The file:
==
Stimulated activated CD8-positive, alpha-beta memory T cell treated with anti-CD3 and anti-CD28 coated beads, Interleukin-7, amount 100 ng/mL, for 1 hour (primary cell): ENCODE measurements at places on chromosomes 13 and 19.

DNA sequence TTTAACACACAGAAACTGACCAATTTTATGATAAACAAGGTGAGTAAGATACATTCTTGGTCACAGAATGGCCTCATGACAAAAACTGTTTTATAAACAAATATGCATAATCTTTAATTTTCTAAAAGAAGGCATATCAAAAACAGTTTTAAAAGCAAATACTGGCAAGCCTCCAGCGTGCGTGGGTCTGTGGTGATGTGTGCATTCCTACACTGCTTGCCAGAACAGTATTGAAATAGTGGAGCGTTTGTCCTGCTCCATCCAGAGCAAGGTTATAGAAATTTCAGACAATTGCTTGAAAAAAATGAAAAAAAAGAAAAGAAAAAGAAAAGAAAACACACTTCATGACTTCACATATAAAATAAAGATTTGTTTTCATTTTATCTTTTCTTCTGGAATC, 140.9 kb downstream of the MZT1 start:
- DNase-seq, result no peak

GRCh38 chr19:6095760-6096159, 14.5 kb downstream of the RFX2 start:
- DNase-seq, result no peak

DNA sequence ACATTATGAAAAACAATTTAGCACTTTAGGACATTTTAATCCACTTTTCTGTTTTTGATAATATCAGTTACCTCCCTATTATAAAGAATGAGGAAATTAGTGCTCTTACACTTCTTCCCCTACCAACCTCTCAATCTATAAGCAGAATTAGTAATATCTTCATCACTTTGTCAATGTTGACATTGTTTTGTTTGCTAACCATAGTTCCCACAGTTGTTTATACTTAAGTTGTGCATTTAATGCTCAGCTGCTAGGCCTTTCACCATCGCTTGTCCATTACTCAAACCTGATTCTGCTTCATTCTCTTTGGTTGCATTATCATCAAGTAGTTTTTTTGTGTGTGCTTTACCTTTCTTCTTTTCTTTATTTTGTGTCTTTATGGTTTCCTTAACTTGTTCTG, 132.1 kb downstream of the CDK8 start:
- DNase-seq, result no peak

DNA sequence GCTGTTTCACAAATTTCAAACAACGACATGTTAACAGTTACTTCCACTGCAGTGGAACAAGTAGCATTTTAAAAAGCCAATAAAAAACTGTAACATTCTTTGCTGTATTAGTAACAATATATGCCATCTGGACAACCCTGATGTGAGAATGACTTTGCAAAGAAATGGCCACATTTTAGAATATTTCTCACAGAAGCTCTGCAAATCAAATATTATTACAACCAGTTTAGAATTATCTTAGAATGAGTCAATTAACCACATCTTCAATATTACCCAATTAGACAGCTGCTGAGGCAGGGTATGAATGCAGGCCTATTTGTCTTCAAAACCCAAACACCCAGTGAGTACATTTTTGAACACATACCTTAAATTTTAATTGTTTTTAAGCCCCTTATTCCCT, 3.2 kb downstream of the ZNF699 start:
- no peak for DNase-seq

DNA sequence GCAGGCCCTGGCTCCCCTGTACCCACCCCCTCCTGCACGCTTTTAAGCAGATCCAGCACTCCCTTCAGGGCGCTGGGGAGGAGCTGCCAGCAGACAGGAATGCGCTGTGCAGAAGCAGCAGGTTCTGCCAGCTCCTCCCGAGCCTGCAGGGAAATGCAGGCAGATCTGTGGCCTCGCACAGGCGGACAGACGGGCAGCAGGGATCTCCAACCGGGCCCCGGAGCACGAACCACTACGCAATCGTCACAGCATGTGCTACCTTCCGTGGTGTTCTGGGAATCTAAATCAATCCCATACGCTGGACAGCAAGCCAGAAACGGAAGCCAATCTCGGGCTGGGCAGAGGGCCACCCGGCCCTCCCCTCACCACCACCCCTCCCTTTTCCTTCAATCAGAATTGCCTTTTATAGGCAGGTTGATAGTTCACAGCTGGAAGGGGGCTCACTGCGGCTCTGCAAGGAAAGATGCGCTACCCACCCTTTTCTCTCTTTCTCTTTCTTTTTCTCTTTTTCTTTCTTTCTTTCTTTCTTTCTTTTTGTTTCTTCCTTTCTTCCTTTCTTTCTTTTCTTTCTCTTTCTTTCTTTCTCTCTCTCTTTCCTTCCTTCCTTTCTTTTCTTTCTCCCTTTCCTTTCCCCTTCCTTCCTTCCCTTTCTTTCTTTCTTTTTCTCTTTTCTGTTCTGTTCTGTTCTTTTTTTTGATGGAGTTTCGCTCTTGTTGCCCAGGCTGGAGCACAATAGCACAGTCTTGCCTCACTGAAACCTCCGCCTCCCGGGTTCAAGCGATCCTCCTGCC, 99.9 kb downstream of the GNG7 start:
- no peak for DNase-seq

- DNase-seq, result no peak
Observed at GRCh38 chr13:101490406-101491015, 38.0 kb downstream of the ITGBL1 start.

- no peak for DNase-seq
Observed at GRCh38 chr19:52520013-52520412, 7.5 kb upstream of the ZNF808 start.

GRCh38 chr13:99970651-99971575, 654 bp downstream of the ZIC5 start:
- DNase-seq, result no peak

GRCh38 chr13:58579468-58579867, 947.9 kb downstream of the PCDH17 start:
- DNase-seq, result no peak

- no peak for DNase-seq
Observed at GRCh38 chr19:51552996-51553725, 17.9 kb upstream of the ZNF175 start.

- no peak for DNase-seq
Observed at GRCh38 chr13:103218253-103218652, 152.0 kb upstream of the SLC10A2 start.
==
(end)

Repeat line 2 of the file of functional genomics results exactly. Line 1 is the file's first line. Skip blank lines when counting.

DNA sequence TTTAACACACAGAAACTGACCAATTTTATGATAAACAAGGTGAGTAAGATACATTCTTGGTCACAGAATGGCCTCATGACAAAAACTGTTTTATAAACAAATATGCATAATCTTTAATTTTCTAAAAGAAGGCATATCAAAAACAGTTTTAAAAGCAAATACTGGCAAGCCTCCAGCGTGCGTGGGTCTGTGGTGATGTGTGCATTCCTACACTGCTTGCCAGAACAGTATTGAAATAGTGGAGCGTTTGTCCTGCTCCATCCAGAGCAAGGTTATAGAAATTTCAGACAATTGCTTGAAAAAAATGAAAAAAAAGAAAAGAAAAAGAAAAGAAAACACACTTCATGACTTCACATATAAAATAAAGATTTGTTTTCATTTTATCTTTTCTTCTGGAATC, 140.9 kb downstream of the MZT1 start: